ACCOUNT SHARING IS A SERIOUS POLICY VIOLATION. SDSC USERS SHOULD NOT GIVE OR ALLOW ACCESS TO THEIR ACCOUNTS TO ANYONE, INCLUDING TRUSTED FRIENDS, CLASSMATES OR RELATIVES. Indications of account sharing are generally indistinguishable from the symptoms of account piracy. Sharing therefore creates an emergency situation for SDSC Security Group Personnel and system administrators and results in a major waste of staff time.

- Engaging in activities which compromise SDSC computer security, SDSC networks or disrupt SDSC services, at any site. Using resources or accounts without authorization. Capturing passwords. Collecting or using tools designed to check for computer system or network security vulnerabilities without prior written approval from SDSC Security Group Manager.

- Altering SDSC system software or hardware configurations or circumventing resource control mechanisms.

- Knowingly running or installing on any SDSC computer system or networks, or giving to another user, a program intended to damage or to place excessive load on a SDSC computer system or networks. This includes but is not limited to programs known as computer viruses, Trojan horses, and worms.

- Using SDSC facilities for commercial purposes or personal financial gain (except where permitted by academic policy). This includes setting up a commercial Web site on your personal computer which is made accessible to the world via a connection to SDSC networks.

- Sending electronic junk mail or chain letters.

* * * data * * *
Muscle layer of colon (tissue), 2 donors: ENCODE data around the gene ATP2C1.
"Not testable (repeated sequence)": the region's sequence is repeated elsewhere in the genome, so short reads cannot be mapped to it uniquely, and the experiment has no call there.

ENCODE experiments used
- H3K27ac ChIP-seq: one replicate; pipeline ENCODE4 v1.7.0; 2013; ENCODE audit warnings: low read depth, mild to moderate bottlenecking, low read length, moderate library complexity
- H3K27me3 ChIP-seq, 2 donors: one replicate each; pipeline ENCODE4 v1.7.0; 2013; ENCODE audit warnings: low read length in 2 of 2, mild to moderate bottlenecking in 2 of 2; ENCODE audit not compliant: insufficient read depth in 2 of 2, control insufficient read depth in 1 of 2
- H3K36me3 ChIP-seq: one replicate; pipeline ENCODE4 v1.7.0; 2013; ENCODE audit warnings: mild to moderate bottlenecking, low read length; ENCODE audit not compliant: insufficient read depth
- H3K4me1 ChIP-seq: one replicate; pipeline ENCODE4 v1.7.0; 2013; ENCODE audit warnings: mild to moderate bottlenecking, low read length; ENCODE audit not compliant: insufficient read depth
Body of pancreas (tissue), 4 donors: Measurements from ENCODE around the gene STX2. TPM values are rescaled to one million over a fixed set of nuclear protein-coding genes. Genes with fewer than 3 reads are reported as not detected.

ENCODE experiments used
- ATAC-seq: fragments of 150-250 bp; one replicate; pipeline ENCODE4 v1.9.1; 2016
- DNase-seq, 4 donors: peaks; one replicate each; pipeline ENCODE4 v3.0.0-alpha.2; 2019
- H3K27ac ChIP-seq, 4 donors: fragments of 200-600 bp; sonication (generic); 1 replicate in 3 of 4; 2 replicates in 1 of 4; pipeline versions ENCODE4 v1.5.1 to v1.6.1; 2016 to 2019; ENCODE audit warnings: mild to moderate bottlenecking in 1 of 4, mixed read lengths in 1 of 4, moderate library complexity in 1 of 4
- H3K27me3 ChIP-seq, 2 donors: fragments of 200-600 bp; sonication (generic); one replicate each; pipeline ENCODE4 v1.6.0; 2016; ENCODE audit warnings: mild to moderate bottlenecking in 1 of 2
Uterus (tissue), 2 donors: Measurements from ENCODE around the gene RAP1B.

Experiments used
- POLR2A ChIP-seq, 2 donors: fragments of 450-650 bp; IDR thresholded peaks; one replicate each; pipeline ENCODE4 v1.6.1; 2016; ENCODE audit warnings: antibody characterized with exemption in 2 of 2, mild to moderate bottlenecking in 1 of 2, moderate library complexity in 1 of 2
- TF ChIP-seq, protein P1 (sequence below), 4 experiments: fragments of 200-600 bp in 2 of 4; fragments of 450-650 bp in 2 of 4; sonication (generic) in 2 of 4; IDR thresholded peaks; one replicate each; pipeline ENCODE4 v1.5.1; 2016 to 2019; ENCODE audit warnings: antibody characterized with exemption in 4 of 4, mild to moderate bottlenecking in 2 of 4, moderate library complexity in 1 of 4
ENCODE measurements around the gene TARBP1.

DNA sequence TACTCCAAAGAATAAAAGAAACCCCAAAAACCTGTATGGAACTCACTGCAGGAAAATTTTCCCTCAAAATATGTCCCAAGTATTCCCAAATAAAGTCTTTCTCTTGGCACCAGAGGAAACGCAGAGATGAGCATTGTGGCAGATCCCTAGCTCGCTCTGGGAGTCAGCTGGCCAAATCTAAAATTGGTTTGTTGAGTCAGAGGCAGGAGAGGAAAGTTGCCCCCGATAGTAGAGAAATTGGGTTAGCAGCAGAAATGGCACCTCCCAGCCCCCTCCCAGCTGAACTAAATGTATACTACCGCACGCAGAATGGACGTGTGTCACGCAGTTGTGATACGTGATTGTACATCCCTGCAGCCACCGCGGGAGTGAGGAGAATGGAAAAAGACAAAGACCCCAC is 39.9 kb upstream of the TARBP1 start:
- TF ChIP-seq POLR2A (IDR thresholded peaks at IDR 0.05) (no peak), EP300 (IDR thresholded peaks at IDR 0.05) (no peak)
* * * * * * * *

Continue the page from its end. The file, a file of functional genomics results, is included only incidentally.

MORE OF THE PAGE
- Posting material to electronic bulletin boards, news groups, or mail lists which is illegal, or otherwise at variance with applicable codes or rules for network access and use (e.g. Usenet rules published in news.announce.newusers).

- Engaging in activities which result in an excessive and avoidable level of complaints to UCSD or SDSC Personnel. For example, publishing controversial material without identifying the individual or organization responsible for the publication and without providing a clear means for direct feedback and handling of complaints by the publisher.

- Wasting resources; leaving non-essential processes running when you are not logged in.

- Tying up special equipment unnecessarily and thereby preventing others from doing their work. Filling up public areas of disk with large files. Running simultaneous compute intensive jobs.

- Using SDSC accounts for unauthorized purposes. SDSC Management reserves the right to adjust account resource allocations to avoid over-use of SDSC systems for sponsored research computing. Enforcement:

Violations of SDSC Acceptable Use Policies may result in the disabling of an account and loss of computing privileges. Additionally, violations may subject the account holder to disciplinary action under SDSC and/or UCSD regulations, and criminal prosecution under applicable statutes. SDSC Security Group Manager reserves the right to disable accounts without notice to halt or prevent suspected violations of computing policies. If you are unsure about the permissibility of any behavior or use, send mail to to request clarification.

In compliance with the UC Electronic Communications Policy, issued November 17, 2000 (, SDSC IT Group Personnel makes every effort to provide reliable services, and respects the privacy of electronic communications. As a practical matter, in order to provide technical assistance with electronic communications services such as electronic mail, SDSC IT Group Manager treats requests for assistance as implied consent to inspect electronic communication records. Such requests may be made directly to SDSC IT Manager or indirectly via communications with another SDSC office. In any event, inspection is limited to the least perusal necessary to render the requested assistance.

SDSC AU policy statements are updated as needed to address new situations. All users are responsible for knowing current policy, which can be reviewed on-line at URL:

Produced by San Diego Supercomputer Center staff at the University of California, San Diego Main Offices: 9500 Gilman Drive, 92093, San Diego, CA